Indonesia’s Finance Minister Sri Mulyani Indrawati stated on Monday that they are in the process of formulating policy measures with the objectives of maintaining low inflation, safeguarding the public’s ability to make purchases, and promoting economic growth. Indonesia is formulating sets of policies with the objectives of maintaining low inflation, safeguarding the public’s ability to make purchases, and bolstering economic growth.
Following a meeting with President Joko Widodo, central bank Governor Perry Warjiyo, and other financial regulatory authorities, Indrawati also mentioned that regulators will be conducting stress tests for the financial sector to ensure its stability during a period of increased market volatility.
She further explained that they had conveyed to the President their commitment to taking measures to safeguard the economy by maintaining control over inflation, ensuring stability in the exchange rate, and stabilizing the financial system.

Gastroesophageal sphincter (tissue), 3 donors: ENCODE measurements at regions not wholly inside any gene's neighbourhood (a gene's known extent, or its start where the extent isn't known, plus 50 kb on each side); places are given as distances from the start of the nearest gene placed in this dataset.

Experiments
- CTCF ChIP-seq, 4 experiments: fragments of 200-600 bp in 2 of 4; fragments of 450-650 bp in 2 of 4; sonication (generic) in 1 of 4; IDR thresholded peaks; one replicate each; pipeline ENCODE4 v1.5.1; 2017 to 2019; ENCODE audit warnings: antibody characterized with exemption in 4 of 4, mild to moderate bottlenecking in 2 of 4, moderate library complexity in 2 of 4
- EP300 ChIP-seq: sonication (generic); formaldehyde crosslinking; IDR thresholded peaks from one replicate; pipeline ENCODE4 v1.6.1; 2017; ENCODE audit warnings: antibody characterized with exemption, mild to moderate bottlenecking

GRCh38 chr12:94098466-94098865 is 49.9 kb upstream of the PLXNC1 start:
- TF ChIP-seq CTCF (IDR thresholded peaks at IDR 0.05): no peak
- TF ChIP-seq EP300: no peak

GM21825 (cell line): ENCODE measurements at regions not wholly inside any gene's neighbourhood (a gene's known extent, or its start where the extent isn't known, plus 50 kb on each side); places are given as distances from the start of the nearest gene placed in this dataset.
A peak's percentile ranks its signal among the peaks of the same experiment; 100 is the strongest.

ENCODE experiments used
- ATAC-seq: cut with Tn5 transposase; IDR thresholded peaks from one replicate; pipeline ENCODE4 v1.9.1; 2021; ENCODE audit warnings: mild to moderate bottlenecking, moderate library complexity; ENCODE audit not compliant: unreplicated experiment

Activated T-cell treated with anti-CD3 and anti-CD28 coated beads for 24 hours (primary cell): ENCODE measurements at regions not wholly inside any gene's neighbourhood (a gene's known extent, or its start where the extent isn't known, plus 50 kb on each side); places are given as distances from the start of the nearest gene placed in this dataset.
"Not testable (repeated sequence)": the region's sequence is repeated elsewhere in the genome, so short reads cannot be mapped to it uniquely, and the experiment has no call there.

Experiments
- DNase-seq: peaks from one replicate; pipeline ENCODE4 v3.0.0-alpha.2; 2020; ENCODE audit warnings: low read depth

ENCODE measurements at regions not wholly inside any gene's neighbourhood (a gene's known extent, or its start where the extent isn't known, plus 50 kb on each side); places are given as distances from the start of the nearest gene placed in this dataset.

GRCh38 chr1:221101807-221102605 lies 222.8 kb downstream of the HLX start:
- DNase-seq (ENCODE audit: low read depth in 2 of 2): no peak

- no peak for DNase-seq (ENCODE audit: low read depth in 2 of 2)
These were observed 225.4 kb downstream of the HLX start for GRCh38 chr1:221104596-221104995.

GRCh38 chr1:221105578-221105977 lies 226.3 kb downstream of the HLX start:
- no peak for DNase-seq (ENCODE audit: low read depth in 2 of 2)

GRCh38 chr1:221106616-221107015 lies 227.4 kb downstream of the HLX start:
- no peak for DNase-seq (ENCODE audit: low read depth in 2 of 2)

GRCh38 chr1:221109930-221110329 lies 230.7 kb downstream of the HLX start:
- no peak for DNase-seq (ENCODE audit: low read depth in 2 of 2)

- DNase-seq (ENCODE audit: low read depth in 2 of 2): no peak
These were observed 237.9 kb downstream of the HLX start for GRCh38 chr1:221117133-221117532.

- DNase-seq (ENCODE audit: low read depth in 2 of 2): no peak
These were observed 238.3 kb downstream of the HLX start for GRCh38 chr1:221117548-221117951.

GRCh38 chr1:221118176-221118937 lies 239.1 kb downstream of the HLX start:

Indrawati also noted that steps will be taken to safeguard people’s ability to make purchases in response to the effects of the El Nino weather pattern. However, she did not elaborate on the specific details.
A significant part of Indonesia has been grappling with drought conditions in recent months, which has negatively impacted agricultural yields. This year’s dry season is anticipated to be the most severe since 2019, in part due to the re-emergence of the El Niño phenomenon.
In response to the impact of the El Nino weather pattern, measures will be taken to preserve people’s purchasing power, though specific details were not provided.
Although the country’s headline inflation remains low, the prices of essential food items like rice, chili, and sugar have been on the rise. Simultaneously, the national currency has been gradually depreciating over several weeks, reflecting investors’ aversion to risky assets amid U.S. monetary policy tightening and escalating tensions in the Middle East.
To counter the rupiah’s decline, the Indonesian central bank unexpectedly raised interest rates last week. Some economists suggest that further rate hikes may be necessary if the currency continues to depreciate.